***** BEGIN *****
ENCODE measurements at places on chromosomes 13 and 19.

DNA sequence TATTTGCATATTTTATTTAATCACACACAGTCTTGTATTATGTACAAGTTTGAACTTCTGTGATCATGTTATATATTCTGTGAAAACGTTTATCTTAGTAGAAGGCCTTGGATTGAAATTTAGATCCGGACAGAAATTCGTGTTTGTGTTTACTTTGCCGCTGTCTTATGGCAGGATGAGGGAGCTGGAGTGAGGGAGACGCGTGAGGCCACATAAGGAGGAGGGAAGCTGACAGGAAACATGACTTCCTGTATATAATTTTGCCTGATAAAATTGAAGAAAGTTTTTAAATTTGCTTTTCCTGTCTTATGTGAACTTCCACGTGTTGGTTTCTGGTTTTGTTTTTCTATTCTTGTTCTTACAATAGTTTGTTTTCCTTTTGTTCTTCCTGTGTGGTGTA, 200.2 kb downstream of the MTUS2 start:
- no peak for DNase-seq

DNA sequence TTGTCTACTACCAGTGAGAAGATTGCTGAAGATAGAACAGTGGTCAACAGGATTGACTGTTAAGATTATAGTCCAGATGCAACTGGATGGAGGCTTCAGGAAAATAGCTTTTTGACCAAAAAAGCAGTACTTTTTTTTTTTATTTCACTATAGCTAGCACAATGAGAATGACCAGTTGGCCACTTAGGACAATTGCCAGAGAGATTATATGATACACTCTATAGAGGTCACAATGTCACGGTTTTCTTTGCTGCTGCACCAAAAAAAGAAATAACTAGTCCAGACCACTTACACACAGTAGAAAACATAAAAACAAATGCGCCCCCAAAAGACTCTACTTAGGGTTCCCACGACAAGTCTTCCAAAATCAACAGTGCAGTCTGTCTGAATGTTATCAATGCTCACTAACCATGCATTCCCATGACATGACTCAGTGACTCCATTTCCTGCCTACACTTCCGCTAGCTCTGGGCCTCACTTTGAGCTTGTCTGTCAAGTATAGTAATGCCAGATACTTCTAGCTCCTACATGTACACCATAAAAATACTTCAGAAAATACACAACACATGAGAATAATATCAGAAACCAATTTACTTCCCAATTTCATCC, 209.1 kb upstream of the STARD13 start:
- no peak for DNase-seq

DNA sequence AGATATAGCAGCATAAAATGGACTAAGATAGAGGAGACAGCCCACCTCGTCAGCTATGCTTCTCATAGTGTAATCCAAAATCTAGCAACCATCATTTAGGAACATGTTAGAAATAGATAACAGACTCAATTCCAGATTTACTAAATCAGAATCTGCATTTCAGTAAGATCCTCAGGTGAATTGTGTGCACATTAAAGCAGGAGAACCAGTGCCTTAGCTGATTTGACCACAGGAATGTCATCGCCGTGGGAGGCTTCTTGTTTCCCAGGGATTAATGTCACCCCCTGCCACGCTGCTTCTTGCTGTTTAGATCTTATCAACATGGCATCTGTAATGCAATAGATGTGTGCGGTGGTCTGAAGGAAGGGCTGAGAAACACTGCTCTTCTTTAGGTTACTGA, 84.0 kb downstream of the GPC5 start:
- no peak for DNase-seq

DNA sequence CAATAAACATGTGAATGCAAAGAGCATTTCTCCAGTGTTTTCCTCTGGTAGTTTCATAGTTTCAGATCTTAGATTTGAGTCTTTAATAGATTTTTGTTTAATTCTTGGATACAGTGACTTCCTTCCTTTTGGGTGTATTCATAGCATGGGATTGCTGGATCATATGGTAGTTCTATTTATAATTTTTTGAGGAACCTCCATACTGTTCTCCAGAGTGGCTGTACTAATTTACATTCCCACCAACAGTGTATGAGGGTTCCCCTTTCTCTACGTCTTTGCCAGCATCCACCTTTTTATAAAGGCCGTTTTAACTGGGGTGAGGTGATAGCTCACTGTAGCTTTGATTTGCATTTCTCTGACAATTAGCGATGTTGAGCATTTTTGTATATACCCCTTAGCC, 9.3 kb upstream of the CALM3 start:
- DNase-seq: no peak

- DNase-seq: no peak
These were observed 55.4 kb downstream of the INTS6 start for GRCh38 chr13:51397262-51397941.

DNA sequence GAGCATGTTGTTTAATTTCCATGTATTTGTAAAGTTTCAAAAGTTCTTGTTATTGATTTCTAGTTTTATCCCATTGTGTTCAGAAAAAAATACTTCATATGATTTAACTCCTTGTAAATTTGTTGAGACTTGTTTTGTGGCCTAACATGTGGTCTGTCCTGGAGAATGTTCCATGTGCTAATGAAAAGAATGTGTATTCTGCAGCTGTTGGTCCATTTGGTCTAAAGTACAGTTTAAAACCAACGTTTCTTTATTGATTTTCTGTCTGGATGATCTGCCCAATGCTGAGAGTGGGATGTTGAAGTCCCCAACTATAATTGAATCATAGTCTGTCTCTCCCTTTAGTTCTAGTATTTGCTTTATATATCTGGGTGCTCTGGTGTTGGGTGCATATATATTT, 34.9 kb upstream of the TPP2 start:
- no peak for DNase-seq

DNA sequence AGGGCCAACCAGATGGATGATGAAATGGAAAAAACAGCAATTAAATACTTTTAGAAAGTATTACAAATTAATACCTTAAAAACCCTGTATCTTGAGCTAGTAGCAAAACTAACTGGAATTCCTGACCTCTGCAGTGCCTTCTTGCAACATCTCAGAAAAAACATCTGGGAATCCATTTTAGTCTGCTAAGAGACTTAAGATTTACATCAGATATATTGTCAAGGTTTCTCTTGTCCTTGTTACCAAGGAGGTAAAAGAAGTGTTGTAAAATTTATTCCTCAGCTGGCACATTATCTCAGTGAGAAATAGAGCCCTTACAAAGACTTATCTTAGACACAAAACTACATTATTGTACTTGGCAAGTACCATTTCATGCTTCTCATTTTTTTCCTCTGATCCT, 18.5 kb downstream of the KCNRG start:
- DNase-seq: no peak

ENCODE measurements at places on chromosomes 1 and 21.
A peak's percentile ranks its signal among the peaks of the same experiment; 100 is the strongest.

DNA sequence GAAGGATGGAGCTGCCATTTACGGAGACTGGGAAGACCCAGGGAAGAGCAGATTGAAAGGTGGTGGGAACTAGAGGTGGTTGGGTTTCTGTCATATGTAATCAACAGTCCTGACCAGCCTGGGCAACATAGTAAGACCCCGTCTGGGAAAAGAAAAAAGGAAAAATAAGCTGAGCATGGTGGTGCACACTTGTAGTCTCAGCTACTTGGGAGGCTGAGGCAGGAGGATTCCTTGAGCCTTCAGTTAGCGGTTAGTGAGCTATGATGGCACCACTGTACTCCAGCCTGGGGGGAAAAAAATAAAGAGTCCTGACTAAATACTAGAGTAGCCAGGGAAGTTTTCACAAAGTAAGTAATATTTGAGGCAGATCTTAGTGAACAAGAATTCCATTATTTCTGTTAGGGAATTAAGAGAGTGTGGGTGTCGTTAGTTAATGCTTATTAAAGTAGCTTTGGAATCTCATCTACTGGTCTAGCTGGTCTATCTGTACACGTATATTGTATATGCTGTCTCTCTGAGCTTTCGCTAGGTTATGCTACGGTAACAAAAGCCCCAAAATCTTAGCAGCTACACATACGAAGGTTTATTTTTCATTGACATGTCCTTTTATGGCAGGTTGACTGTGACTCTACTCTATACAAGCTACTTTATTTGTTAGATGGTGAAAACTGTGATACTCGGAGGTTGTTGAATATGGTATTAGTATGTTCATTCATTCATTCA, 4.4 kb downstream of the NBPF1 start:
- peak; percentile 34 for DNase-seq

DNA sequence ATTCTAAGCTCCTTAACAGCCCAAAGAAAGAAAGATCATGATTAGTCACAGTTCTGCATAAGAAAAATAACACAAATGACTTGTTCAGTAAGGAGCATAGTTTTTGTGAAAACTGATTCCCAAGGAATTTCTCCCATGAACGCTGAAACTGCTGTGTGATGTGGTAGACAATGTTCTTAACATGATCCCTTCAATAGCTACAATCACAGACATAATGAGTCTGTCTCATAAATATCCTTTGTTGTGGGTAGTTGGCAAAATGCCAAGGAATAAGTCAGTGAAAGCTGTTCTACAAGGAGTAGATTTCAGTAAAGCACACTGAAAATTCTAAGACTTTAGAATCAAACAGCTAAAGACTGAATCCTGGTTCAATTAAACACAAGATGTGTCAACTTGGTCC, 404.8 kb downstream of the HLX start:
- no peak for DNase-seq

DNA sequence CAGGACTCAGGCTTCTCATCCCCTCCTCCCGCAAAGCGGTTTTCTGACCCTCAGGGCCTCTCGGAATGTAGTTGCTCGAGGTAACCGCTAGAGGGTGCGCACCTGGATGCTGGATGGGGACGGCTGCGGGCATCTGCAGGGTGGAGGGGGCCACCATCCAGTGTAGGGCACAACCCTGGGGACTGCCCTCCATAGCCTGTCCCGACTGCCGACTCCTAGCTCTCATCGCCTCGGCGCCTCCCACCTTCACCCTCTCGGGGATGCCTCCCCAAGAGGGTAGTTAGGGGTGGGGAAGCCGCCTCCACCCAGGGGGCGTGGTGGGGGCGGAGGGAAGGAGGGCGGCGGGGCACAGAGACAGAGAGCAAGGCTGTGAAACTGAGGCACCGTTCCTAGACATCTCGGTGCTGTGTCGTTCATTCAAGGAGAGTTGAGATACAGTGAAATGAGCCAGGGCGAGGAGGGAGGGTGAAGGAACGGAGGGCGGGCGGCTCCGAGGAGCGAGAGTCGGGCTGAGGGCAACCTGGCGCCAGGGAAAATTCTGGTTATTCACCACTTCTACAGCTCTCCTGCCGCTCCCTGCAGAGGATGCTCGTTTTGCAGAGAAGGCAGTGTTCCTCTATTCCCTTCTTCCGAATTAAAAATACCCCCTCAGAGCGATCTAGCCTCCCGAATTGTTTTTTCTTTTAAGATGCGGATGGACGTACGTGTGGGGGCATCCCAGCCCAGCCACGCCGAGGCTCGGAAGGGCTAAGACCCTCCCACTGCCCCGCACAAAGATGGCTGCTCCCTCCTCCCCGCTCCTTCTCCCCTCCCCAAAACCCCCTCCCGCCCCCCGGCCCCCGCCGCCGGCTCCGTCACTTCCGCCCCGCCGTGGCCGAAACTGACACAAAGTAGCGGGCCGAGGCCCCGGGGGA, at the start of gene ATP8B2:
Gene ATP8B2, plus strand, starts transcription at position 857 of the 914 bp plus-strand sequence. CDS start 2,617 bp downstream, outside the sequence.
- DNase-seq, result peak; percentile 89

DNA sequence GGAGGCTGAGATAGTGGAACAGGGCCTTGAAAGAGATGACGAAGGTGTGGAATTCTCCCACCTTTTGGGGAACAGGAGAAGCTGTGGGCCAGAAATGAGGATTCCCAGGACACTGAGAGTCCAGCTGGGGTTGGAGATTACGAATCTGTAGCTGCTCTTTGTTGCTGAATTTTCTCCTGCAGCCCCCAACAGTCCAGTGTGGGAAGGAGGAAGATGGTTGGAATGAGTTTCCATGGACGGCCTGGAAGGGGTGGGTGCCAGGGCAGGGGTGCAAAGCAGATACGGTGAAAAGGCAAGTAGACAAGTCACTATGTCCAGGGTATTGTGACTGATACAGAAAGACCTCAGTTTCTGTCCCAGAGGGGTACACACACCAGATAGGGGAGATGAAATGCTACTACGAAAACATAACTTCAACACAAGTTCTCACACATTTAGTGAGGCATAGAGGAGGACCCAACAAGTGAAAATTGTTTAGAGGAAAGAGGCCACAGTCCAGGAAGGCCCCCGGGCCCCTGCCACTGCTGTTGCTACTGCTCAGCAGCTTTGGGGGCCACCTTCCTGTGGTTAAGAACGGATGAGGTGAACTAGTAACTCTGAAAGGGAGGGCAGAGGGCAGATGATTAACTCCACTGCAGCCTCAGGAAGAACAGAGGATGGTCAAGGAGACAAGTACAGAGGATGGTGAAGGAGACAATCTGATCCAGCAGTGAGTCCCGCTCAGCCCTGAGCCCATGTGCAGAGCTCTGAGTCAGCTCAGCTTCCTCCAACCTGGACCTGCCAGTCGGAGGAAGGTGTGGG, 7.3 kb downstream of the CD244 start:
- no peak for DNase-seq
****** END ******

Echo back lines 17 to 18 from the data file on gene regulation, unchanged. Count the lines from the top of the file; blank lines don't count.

A peak's percentile ranks its signal among the peaks of the same experiment; 100 is the strongest.

DNA sequence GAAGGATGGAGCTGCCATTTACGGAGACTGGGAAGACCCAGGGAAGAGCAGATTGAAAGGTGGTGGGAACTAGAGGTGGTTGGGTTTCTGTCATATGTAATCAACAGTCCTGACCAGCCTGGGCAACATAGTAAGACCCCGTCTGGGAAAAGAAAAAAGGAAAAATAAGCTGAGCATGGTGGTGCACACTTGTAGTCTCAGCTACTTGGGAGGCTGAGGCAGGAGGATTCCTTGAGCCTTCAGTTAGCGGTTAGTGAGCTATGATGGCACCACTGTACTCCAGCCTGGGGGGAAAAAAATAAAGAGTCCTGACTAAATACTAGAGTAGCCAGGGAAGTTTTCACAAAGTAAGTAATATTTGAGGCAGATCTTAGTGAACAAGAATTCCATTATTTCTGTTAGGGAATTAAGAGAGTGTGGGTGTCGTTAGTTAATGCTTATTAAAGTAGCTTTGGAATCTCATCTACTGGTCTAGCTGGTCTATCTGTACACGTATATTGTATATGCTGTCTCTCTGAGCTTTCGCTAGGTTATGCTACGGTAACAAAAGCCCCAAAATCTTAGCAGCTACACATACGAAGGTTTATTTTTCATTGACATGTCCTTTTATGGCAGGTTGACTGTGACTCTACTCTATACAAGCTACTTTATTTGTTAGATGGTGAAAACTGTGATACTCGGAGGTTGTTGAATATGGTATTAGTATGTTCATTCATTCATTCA, 4.4 kb downstream of the NBPF1 start: